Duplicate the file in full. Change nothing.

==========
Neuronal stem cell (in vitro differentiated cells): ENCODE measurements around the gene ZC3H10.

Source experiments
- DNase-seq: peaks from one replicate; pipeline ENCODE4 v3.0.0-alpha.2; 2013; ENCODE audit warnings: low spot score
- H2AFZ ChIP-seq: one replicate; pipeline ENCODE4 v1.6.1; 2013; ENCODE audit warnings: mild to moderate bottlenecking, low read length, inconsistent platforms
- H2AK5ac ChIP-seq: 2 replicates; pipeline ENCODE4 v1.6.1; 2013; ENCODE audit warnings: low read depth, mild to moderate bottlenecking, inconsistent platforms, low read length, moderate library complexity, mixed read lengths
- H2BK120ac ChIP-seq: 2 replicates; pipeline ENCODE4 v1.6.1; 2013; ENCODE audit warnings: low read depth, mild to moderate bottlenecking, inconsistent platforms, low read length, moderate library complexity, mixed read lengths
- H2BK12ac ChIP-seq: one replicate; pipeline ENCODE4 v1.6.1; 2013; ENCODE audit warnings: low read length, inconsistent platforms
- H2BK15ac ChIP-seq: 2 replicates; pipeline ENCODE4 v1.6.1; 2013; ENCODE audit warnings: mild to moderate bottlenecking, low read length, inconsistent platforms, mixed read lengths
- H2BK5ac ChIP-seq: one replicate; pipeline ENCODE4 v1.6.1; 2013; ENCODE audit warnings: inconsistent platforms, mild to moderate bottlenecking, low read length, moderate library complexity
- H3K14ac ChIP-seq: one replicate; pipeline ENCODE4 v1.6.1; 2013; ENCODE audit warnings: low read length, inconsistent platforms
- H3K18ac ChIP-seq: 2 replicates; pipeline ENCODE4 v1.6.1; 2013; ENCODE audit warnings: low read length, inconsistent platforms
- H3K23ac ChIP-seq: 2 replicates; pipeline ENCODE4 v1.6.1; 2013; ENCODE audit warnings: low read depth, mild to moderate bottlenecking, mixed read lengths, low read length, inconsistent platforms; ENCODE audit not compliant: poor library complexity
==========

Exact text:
Neuronal stem cell (in vitro differentiated cells): ENCODE measurements around the gene ZC3H10.

Source experiments
- DNase-seq: peaks from one replicate; pipeline ENCODE4 v3.0.0-alpha.2; 2013; ENCODE audit warnings: low spot score
- H2AFZ ChIP-seq: one replicate; pipeline ENCODE4 v1.6.1; 2013; ENCODE audit warnings: mild to moderate bottlenecking, low read length, inconsistent platforms
- H2AK5ac ChIP-seq: 2 replicates; pipeline ENCODE4 v1.6.1; 2013; ENCODE audit warnings: low read depth, mild to moderate bottlenecking, inconsistent platforms, low read length, moderate library complexity, mixed read lengths
- H2BK120ac ChIP-seq: 2 replicates; pipeline ENCODE4 v1.6.1; 2013; ENCODE audit warnings: low read depth, mild to moderate bottlenecking, inconsistent platforms, low read length, moderate library complexity, mixed read lengths
- H2BK12ac ChIP-seq: one replicate; pipeline ENCODE4 v1.6.1; 2013; ENCODE audit warnings: low read length, inconsistent platforms
- H2BK15ac ChIP-seq: 2 replicates; pipeline ENCODE4 v1.6.1; 2013; ENCODE audit warnings: mild to moderate bottlenecking, low read length, inconsistent platforms, mixed read lengths
- H2BK5ac ChIP-seq: one replicate; pipeline ENCODE4 v1.6.1; 2013; ENCODE audit warnings: inconsistent platforms, mild to moderate bottlenecking, low read length, moderate library complexity
- H3K14ac ChIP-seq: one replicate; pipeline ENCODE4 v1.6.1; 2013; ENCODE audit warnings: low read length, inconsistent platforms
- H3K18ac ChIP-seq: 2 replicates; pipeline ENCODE4 v1.6.1; 2013; ENCODE audit warnings: low read length, inconsistent platforms
- H3K23ac ChIP-seq: 2 replicates; pipeline ENCODE4 v1.6.1; 2013; ENCODE audit warnings: low read depth, mild to moderate bottlenecking, mixed read lengths, low read length, inconsistent platforms; ENCODE audit not compliant: poor library complexity